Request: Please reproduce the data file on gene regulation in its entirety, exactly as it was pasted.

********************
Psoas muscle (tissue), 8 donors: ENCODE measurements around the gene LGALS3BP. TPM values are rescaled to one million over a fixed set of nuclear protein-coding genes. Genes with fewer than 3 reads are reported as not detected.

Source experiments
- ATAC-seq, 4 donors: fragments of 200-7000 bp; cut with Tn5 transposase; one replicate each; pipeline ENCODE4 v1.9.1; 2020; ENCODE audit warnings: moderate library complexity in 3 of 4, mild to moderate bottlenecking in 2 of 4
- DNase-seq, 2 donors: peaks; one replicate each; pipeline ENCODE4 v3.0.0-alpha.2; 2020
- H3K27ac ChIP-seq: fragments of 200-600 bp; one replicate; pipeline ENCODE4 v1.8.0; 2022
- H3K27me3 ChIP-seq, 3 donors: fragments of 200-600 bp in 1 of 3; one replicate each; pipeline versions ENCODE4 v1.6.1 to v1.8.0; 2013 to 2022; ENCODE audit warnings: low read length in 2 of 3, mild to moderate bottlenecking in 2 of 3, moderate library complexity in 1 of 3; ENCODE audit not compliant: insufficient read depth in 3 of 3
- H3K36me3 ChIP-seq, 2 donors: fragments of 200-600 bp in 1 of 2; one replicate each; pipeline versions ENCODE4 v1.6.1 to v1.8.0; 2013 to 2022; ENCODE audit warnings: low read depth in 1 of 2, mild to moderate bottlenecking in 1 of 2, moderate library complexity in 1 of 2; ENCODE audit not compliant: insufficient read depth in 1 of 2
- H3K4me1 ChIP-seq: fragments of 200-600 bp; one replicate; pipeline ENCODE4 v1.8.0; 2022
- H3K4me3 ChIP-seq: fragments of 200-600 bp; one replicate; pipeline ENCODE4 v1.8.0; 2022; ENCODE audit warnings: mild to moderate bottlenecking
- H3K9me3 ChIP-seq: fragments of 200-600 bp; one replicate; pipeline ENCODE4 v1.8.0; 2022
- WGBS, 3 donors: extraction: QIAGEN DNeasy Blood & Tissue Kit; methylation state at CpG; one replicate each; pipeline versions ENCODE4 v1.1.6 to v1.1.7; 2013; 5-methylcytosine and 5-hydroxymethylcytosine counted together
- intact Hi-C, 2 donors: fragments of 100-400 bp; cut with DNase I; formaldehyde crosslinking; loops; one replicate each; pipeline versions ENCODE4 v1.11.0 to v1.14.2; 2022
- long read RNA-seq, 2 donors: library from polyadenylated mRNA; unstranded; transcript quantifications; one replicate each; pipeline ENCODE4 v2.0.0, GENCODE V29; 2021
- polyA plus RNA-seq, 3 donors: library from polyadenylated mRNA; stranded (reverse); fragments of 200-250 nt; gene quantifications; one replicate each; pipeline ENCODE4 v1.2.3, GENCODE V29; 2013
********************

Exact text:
Psoas muscle (tissue), 8 donors: ENCODE measurements around the gene LGALS3BP. TPM values are rescaled to one million over a fixed set of nuclear protein-coding genes. Genes with fewer than 3 reads are reported as not detected.

Source experiments
- ATAC-seq, 4 donors: fragments of 200-7000 bp; cut with Tn5 transposase; one replicate each; pipeline ENCODE4 v1.9.1; 2020; ENCODE audit warnings: moderate library complexity in 3 of 4, mild to moderate bottlenecking in 2 of 4
- DNase-seq, 2 donors: peaks; one replicate each; pipeline ENCODE4 v3.0.0-alpha.2; 2020
- H3K27ac ChIP-seq: fragments of 200-600 bp; one replicate; pipeline ENCODE4 v1.8.0; 2022
- H3K27me3 ChIP-seq, 3 donors: fragments of 200-600 bp in 1 of 3; one replicate each; pipeline versions ENCODE4 v1.6.1 to v1.8.0; 2013 to 2022; ENCODE audit warnings: low read length in 2 of 3, mild to moderate bottlenecking in 2 of 3, moderate library complexity in 1 of 3; ENCODE audit not compliant: insufficient read depth in 3 of 3
- H3K36me3 ChIP-seq, 2 donors: fragments of 200-600 bp in 1 of 2; one replicate each; pipeline versions ENCODE4 v1.6.1 to v1.8.0; 2013 to 2022; ENCODE audit warnings: low read depth in 1 of 2, mild to moderate bottlenecking in 1 of 2, moderate library complexity in 1 of 2; ENCODE audit not compliant: insufficient read depth in 1 of 2
- H3K4me1 ChIP-seq: fragments of 200-600 bp; one replicate; pipeline ENCODE4 v1.8.0; 2022
- H3K4me3 ChIP-seq: fragments of 200-600 bp; one replicate; pipeline ENCODE4 v1.8.0; 2022; ENCODE audit warnings: mild to moderate bottlenecking
- H3K9me3 ChIP-seq: fragments of 200-600 bp; one replicate; pipeline ENCODE4 v1.8.0; 2022
- WGBS, 3 donors: extraction: QIAGEN DNeasy Blood & Tissue Kit; methylation state at CpG; one replicate each; pipeline versions ENCODE4 v1.1.6 to v1.1.7; 2013; 5-methylcytosine and 5-hydroxymethylcytosine counted together
- intact Hi-C, 2 donors: fragments of 100-400 bp; cut with DNase I; formaldehyde crosslinking; loops; one replicate each; pipeline versions ENCODE4 v1.11.0 to v1.14.2; 2022
- long read RNA-seq, 2 donors: library from polyadenylated mRNA; unstranded; transcript quantifications; one replicate each; pipeline ENCODE4 v2.0.0, GENCODE V29; 2021
- polyA plus RNA-seq, 3 donors: library from polyadenylated mRNA; stranded (reverse); fragments of 200-250 nt; gene quantifications; one replicate each; pipeline ENCODE4 v1.2.3, GENCODE V29; 2013